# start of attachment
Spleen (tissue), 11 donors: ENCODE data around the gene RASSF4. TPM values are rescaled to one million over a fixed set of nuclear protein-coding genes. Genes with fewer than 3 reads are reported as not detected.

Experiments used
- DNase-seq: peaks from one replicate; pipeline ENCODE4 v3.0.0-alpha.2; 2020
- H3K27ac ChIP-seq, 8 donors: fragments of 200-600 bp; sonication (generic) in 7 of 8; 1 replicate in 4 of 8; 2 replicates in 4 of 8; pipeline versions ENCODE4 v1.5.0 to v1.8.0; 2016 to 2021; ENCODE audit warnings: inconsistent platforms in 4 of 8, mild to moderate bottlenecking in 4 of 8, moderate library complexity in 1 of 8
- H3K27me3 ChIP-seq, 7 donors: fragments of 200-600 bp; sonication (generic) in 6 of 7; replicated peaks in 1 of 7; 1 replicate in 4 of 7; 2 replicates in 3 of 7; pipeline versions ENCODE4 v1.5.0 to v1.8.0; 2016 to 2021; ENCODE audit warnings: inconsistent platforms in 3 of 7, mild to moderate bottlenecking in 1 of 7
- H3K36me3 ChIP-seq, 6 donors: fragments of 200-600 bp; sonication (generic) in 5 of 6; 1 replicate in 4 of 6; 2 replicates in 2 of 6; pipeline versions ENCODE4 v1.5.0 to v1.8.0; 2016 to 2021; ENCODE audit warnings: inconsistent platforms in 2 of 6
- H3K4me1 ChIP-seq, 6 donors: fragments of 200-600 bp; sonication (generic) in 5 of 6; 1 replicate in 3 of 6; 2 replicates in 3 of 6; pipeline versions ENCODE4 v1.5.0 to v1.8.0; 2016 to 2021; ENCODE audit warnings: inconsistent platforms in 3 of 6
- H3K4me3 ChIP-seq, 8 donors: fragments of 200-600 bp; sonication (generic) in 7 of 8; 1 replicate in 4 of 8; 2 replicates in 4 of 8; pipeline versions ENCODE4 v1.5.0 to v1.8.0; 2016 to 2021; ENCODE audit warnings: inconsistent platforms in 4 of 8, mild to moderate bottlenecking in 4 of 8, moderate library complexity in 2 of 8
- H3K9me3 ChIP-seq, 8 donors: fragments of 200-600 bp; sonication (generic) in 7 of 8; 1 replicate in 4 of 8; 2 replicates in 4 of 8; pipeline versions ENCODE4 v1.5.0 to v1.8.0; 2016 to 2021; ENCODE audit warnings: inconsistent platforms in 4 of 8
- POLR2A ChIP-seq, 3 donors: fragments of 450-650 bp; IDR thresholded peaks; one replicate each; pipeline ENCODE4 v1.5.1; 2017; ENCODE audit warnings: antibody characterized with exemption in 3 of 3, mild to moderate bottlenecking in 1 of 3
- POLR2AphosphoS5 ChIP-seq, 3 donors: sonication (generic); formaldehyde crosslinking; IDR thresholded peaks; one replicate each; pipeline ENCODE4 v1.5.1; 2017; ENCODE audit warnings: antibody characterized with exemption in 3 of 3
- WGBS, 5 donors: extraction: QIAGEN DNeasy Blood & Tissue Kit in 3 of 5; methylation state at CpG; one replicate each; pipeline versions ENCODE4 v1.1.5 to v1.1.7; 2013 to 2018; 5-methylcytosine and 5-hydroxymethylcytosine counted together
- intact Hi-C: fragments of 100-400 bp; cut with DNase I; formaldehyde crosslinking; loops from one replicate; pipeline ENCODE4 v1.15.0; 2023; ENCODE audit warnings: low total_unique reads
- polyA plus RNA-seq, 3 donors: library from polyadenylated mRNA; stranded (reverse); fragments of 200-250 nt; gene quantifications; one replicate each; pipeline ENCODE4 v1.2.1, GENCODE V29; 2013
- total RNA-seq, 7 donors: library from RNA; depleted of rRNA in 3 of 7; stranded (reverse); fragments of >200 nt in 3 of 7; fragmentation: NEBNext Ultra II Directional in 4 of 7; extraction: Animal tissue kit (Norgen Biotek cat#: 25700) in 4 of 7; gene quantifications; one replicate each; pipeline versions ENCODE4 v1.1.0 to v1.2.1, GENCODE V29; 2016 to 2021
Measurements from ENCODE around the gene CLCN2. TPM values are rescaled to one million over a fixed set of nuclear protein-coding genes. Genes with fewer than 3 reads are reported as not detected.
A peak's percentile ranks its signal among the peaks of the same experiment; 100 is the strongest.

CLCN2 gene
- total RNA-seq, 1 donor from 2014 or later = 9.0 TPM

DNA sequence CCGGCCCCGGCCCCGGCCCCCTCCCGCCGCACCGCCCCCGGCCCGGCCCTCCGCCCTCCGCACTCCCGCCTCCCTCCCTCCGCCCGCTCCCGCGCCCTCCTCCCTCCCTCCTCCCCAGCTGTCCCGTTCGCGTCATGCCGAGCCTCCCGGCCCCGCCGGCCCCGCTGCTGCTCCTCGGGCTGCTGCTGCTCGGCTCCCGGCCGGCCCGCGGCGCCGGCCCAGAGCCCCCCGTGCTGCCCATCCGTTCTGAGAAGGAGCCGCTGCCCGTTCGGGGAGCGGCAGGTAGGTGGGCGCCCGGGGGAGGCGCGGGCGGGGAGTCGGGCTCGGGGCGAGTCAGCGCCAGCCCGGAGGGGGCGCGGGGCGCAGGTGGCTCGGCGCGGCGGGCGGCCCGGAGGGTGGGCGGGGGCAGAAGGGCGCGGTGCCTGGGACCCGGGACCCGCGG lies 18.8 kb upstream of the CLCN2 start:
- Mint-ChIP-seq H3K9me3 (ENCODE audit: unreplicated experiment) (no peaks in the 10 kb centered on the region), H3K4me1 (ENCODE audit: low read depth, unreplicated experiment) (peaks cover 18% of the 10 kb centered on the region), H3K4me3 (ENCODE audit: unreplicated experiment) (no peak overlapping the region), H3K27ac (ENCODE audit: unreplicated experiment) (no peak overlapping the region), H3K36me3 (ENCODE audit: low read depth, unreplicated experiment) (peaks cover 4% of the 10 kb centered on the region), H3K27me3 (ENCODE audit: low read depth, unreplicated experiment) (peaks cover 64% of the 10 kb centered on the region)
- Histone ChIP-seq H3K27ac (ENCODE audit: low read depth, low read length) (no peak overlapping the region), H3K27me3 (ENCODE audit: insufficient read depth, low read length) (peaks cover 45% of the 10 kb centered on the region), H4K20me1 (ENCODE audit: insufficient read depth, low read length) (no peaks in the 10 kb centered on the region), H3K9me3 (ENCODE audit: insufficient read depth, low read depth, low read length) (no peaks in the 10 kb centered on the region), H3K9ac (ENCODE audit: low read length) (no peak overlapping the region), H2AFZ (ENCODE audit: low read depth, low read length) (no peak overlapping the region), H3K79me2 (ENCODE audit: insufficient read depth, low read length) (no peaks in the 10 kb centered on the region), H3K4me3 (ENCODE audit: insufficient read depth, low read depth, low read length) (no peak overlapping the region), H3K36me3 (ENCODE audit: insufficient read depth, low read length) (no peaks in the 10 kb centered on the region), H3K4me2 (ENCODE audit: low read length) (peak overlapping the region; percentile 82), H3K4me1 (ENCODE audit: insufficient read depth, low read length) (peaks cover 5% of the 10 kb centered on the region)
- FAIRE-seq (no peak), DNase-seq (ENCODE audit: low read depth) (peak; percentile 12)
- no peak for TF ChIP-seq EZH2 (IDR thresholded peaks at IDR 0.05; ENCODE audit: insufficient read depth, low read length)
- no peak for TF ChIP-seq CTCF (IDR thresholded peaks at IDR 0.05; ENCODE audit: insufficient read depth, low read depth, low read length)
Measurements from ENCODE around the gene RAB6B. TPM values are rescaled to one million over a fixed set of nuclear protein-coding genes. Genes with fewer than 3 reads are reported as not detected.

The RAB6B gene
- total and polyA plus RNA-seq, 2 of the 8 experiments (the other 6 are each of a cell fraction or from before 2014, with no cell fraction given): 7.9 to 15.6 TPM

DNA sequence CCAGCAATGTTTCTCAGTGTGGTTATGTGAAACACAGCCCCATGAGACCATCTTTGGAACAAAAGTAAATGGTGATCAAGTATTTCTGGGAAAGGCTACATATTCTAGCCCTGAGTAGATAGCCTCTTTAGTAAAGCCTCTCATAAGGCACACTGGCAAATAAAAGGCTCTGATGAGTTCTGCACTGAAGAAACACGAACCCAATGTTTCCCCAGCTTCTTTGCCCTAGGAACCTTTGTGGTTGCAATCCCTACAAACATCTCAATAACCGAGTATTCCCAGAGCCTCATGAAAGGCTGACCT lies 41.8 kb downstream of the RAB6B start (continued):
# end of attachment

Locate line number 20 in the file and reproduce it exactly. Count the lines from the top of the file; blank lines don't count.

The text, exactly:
DNA sequence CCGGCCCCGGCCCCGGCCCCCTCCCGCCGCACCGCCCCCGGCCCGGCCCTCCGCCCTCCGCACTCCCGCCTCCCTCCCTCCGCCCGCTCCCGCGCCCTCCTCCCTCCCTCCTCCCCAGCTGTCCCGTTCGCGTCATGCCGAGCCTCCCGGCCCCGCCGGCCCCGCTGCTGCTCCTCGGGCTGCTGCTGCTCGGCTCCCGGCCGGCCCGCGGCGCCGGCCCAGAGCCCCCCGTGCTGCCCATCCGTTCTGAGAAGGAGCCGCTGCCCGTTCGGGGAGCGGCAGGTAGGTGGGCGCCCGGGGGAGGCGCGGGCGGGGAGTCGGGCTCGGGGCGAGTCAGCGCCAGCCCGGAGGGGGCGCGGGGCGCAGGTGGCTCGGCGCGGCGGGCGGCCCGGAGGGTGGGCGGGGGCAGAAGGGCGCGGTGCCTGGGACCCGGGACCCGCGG lies 18.8 kb upstream of the CLCN2 start: